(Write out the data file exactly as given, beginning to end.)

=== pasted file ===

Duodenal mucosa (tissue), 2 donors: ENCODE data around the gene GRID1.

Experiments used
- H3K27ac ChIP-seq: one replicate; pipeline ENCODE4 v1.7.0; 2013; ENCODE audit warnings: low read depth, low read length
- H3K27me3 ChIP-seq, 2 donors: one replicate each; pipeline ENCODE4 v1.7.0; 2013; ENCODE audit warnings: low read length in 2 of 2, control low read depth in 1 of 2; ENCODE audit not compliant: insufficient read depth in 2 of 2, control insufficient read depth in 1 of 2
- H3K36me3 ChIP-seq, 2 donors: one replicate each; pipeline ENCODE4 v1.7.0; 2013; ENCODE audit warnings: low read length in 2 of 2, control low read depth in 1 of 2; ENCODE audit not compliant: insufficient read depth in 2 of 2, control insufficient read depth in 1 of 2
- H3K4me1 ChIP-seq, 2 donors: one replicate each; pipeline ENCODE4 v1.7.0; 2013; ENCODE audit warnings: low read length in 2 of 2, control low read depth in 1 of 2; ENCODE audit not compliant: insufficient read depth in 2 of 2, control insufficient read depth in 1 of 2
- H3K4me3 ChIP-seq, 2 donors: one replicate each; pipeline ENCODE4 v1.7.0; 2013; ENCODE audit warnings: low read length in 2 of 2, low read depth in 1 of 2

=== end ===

Duodenal mucosa (tissue), 2 donors: ENCODE data around the gene GRID1.

Experiments used
- H3K27ac ChIP-seq: one replicate; pipeline ENCODE4 v1.7.0; 2013; ENCODE audit warnings: low read depth, low read length
- H3K27me3 ChIP-seq, 2 donors: one replicate each; pipeline ENCODE4 v1.7.0; 2013; ENCODE audit warnings: low read length in 2 of 2, control low read depth in 1 of 2; ENCODE audit not compliant: insufficient read depth in 2 of 2, control insufficient read depth in 1 of 2
- H3K36me3 ChIP-seq, 2 donors: one replicate each; pipeline ENCODE4 v1.7.0; 2013; ENCODE audit warnings: low read length in 2 of 2, control low read depth in 1 of 2; ENCODE audit not compliant: insufficient read depth in 2 of 2, control insufficient read depth in 1 of 2
- H3K4me1 ChIP-seq, 2 donors: one replicate each; pipeline ENCODE4 v1.7.0; 2013; ENCODE audit warnings: low read length in 2 of 2, control low read depth in 1 of 2; ENCODE audit not compliant: insufficient read depth in 2 of 2, control insufficient read depth in 1 of 2
- H3K4me3 ChIP-seq, 2 donors: one replicate each; pipeline ENCODE4 v1.7.0; 2013; ENCODE audit warnings: low read length in 2 of 2, low read depth in 1 of 2